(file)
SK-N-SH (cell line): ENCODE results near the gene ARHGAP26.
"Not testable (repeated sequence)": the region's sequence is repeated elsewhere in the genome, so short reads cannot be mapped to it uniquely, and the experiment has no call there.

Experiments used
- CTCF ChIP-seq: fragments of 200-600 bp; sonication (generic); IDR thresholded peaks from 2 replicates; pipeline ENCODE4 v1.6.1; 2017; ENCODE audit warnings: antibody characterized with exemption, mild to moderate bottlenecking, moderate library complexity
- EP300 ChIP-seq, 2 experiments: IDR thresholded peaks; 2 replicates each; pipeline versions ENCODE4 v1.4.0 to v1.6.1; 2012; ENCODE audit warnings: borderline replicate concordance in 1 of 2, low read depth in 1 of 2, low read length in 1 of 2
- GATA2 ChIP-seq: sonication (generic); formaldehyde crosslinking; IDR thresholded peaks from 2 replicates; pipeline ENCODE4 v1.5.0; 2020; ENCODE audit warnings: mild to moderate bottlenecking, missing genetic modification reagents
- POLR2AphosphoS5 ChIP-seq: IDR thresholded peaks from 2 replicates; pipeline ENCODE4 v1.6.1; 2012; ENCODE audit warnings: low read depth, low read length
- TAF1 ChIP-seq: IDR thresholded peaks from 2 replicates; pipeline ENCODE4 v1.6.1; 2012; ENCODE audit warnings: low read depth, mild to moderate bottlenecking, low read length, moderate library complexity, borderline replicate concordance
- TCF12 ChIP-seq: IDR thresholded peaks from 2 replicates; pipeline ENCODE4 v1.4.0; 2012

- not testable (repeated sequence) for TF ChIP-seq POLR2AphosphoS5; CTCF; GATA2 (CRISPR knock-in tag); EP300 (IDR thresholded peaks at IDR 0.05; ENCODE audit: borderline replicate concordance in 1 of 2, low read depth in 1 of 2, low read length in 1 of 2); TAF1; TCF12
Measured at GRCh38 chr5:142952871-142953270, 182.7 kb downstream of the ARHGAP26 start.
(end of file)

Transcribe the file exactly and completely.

SK-N-SH (cell line): ENCODE results near the gene ARHGAP26.
"Not testable (repeated sequence)": the region's sequence is repeated elsewhere in the genome, so short reads cannot be mapped to it uniquely, and the experiment has no call there.

Experiments used
- CTCF ChIP-seq: fragments of 200-600 bp; sonication (generic); IDR thresholded peaks from 2 replicates; pipeline ENCODE4 v1.6.1; 2017; ENCODE audit warnings: antibody characterized with exemption, mild to moderate bottlenecking, moderate library complexity
- EP300 ChIP-seq, 2 experiments: IDR thresholded peaks; 2 replicates each; pipeline versions ENCODE4 v1.4.0 to v1.6.1; 2012; ENCODE audit warnings: borderline replicate concordance in 1 of 2, low read depth in 1 of 2, low read length in 1 of 2
- GATA2 ChIP-seq: sonication (generic); formaldehyde crosslinking; IDR thresholded peaks from 2 replicates; pipeline ENCODE4 v1.5.0; 2020; ENCODE audit warnings: mild to moderate bottlenecking, missing genetic modification reagents
- POLR2AphosphoS5 ChIP-seq: IDR thresholded peaks from 2 replicates; pipeline ENCODE4 v1.6.1; 2012; ENCODE audit warnings: low read depth, low read length
- TAF1 ChIP-seq: IDR thresholded peaks from 2 replicates; pipeline ENCODE4 v1.6.1; 2012; ENCODE audit warnings: low read depth, mild to moderate bottlenecking, low read length, moderate library complexity, borderline replicate concordance
- TCF12 ChIP-seq: IDR thresholded peaks from 2 replicates; pipeline ENCODE4 v1.4.0; 2012

- not testable (repeated sequence) for TF ChIP-seq POLR2AphosphoS5; CTCF; GATA2 (CRISPR knock-in tag); EP300 (IDR thresholded peaks at IDR 0.05; ENCODE audit: borderline replicate concordance in 1 of 2, low read depth in 1 of 2, low read length in 1 of 2); TAF1; TCF12
Measured at GRCh38 chr5:142952871-142953270, 182.7 kb downstream of the ARHGAP26 start.